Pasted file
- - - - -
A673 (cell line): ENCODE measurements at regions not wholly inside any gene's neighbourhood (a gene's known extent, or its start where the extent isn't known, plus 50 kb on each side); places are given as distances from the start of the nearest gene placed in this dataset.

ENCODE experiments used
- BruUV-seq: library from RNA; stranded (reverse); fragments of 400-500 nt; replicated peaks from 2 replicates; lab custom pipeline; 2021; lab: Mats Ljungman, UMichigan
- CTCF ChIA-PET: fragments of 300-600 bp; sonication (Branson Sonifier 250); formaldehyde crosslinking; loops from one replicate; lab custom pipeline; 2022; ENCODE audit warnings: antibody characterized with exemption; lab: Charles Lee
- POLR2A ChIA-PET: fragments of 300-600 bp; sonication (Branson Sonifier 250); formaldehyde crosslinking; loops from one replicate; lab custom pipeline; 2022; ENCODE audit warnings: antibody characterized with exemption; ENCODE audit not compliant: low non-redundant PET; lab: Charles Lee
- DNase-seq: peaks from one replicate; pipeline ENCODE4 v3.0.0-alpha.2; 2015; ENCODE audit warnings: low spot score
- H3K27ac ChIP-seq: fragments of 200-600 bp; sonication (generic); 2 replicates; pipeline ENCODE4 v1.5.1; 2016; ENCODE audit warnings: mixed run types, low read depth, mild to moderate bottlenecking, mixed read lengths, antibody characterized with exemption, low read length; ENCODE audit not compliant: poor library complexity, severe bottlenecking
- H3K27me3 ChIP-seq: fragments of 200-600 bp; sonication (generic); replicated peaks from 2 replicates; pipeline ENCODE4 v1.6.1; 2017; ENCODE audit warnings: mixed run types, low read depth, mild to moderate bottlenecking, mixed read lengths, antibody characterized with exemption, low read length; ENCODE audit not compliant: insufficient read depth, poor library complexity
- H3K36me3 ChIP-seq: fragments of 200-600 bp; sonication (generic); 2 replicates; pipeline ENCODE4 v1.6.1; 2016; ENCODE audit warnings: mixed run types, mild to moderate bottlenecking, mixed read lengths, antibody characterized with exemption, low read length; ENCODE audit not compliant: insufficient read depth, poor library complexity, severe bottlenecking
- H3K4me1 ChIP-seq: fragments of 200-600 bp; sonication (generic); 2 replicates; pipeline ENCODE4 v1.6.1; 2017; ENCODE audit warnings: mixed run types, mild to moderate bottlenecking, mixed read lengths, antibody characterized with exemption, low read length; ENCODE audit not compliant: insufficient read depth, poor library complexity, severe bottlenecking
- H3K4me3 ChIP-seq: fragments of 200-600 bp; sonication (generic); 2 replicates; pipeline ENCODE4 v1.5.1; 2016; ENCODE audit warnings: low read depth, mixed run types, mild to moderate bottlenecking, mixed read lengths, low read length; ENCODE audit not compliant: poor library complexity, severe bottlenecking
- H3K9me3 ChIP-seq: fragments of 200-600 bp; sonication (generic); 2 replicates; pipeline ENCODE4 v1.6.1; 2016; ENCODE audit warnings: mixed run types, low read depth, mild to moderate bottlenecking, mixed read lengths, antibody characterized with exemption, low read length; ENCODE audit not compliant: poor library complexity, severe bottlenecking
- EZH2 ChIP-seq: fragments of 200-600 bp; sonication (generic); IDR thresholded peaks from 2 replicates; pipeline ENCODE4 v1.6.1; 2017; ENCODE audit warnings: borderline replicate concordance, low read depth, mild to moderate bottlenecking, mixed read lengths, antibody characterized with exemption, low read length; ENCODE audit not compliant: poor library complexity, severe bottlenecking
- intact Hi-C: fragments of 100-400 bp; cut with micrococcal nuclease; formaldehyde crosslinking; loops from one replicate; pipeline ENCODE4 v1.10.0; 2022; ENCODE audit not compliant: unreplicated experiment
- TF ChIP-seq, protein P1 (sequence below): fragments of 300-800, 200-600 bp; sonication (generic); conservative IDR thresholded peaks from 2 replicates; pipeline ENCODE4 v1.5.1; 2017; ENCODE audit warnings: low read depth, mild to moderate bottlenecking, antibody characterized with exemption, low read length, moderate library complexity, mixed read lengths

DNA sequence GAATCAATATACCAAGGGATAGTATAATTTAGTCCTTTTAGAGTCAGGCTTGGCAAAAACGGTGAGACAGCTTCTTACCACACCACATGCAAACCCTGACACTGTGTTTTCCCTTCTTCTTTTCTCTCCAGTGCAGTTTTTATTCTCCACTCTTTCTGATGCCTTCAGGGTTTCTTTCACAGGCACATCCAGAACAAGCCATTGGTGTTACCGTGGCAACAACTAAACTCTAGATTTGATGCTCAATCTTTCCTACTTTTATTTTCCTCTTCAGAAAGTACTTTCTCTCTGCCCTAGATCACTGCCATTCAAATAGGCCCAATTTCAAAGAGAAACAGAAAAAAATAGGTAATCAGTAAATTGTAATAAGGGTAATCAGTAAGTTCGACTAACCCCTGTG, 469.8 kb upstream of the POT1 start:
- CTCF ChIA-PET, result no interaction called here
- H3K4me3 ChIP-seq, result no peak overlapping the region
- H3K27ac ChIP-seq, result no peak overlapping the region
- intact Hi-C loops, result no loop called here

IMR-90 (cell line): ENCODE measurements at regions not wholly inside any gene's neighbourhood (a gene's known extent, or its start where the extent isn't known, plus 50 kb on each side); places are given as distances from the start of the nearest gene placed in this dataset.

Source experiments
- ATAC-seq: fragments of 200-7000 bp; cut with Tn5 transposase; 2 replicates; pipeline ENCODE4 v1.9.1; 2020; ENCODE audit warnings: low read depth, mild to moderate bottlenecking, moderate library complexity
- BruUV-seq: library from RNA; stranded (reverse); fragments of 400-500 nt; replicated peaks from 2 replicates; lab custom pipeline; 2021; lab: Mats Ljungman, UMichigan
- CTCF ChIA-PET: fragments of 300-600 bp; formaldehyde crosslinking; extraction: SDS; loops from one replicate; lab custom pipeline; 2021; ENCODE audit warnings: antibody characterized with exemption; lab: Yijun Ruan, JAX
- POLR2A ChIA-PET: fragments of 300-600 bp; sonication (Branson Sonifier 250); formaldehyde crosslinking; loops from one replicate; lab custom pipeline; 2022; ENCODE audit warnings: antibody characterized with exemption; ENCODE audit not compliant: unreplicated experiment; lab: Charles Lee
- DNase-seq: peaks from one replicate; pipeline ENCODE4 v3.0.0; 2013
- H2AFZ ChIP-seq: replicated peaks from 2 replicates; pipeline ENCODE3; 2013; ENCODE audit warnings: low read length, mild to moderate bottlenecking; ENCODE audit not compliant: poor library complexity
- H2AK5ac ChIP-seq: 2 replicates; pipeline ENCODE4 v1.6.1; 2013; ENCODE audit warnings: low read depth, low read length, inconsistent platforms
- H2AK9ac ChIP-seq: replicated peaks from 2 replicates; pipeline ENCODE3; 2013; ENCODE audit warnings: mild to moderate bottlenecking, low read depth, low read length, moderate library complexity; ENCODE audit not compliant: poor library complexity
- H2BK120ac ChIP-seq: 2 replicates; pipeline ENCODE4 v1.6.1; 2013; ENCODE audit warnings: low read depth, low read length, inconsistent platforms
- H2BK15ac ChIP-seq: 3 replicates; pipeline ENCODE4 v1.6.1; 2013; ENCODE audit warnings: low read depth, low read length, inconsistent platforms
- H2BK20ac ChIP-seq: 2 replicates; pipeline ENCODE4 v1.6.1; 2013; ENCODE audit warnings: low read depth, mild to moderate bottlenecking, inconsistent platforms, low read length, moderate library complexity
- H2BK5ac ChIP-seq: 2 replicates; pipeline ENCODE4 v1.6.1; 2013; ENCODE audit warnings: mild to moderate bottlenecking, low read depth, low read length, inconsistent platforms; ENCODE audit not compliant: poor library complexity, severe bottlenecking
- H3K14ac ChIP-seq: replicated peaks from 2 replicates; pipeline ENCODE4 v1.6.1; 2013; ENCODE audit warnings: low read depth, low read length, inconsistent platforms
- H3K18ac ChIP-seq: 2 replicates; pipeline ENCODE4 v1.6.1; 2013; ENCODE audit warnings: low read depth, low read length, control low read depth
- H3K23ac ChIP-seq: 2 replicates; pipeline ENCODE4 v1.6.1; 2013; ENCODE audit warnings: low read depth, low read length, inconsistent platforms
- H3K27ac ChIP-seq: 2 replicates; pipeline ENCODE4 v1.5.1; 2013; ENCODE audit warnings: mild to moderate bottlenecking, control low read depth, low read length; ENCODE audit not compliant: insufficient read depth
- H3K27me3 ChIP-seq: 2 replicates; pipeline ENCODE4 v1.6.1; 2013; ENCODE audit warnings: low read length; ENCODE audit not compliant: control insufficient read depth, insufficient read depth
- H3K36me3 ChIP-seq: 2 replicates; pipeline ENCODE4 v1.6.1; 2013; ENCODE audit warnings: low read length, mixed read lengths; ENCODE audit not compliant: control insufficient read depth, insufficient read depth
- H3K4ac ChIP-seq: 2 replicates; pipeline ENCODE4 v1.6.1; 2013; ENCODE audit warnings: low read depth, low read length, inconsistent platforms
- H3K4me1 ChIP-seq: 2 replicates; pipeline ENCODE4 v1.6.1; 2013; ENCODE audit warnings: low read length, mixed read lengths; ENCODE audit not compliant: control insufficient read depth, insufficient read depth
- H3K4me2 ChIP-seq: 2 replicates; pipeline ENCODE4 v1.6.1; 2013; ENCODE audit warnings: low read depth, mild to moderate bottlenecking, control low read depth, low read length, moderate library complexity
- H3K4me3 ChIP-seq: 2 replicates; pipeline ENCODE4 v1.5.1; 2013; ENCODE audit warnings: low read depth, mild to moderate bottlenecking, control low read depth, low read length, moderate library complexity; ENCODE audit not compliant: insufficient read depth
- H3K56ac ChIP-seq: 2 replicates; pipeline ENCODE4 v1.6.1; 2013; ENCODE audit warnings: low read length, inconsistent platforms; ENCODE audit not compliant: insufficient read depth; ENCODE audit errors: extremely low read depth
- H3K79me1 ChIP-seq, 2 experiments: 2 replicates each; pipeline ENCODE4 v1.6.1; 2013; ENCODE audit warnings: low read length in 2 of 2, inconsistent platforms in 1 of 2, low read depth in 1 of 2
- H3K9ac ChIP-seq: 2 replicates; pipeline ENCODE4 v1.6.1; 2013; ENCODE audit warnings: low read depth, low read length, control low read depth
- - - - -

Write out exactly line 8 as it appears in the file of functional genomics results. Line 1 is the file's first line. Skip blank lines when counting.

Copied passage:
- H3K27me3 ChIP-seq: fragments of 200-600 bp; sonication (generic); replicated peaks from 2 replicates; pipeline ENCODE4 v1.6.1; 2017; ENCODE audit warnings: mixed run types, low read depth, mild to moderate bottlenecking, mixed read lengths, antibody characterized with exemption, low read length; ENCODE audit not compliant: insufficient read depth, poor library complexity